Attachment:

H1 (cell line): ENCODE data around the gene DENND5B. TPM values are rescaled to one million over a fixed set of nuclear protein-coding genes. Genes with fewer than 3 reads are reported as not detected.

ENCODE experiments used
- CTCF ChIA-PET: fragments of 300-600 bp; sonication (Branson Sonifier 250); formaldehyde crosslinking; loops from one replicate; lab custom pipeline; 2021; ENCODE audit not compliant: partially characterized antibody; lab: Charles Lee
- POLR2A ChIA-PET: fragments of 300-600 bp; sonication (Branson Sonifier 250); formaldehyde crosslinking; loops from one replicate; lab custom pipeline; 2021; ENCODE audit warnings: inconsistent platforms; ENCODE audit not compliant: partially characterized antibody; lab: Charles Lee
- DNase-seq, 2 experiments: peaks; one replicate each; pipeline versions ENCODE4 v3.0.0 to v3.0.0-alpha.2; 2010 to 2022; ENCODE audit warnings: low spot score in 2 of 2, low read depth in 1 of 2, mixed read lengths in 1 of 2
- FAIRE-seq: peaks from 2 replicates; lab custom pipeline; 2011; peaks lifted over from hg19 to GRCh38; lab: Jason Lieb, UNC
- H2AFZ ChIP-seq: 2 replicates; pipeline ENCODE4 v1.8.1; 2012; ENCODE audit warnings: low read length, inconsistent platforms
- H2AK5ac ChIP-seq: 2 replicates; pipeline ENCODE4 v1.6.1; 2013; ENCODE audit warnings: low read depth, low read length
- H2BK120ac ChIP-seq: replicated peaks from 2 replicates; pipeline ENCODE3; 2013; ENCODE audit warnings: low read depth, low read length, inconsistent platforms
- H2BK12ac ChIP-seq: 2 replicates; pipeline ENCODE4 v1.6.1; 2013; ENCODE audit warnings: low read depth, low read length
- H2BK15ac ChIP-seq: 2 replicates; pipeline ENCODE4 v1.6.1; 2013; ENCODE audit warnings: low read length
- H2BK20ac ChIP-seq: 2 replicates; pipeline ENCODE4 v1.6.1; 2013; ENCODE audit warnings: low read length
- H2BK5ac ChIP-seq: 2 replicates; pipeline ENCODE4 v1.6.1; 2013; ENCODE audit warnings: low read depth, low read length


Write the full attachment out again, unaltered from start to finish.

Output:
H1 (cell line): ENCODE data around the gene DENND5B. TPM values are rescaled to one million over a fixed set of nuclear protein-coding genes. Genes with fewer than 3 reads are reported as not detected.

ENCODE experiments used
- CTCF ChIA-PET: fragments of 300-600 bp; sonication (Branson Sonifier 250); formaldehyde crosslinking; loops from one replicate; lab custom pipeline; 2021; ENCODE audit not compliant: partially characterized antibody; lab: Charles Lee
- POLR2A ChIA-PET: fragments of 300-600 bp; sonication (Branson Sonifier 250); formaldehyde crosslinking; loops from one replicate; lab custom pipeline; 2021; ENCODE audit warnings: inconsistent platforms; ENCODE audit not compliant: partially characterized antibody; lab: Charles Lee
- DNase-seq, 2 experiments: peaks; one replicate each; pipeline versions ENCODE4 v3.0.0 to v3.0.0-alpha.2; 2010 to 2022; ENCODE audit warnings: low spot score in 2 of 2, low read depth in 1 of 2, mixed read lengths in 1 of 2
- FAIRE-seq: peaks from 2 replicates; lab custom pipeline; 2011; peaks lifted over from hg19 to GRCh38; lab: Jason Lieb, UNC
- H2AFZ ChIP-seq: 2 replicates; pipeline ENCODE4 v1.8.1; 2012; ENCODE audit warnings: low read length, inconsistent platforms
- H2AK5ac ChIP-seq: 2 replicates; pipeline ENCODE4 v1.6.1; 2013; ENCODE audit warnings: low read depth, low read length
- H2BK120ac ChIP-seq: replicated peaks from 2 replicates; pipeline ENCODE3; 2013; ENCODE audit warnings: low read depth, low read length, inconsistent platforms
- H2BK12ac ChIP-seq: 2 replicates; pipeline ENCODE4 v1.6.1; 2013; ENCODE audit warnings: low read depth, low read length
- H2BK15ac ChIP-seq: 2 replicates; pipeline ENCODE4 v1.6.1; 2013; ENCODE audit warnings: low read length
- H2BK20ac ChIP-seq: 2 replicates; pipeline ENCODE4 v1.6.1; 2013; ENCODE audit warnings: low read length
- H2BK5ac ChIP-seq: 2 replicates; pipeline ENCODE4 v1.6.1; 2013; ENCODE audit warnings: low read depth, low read length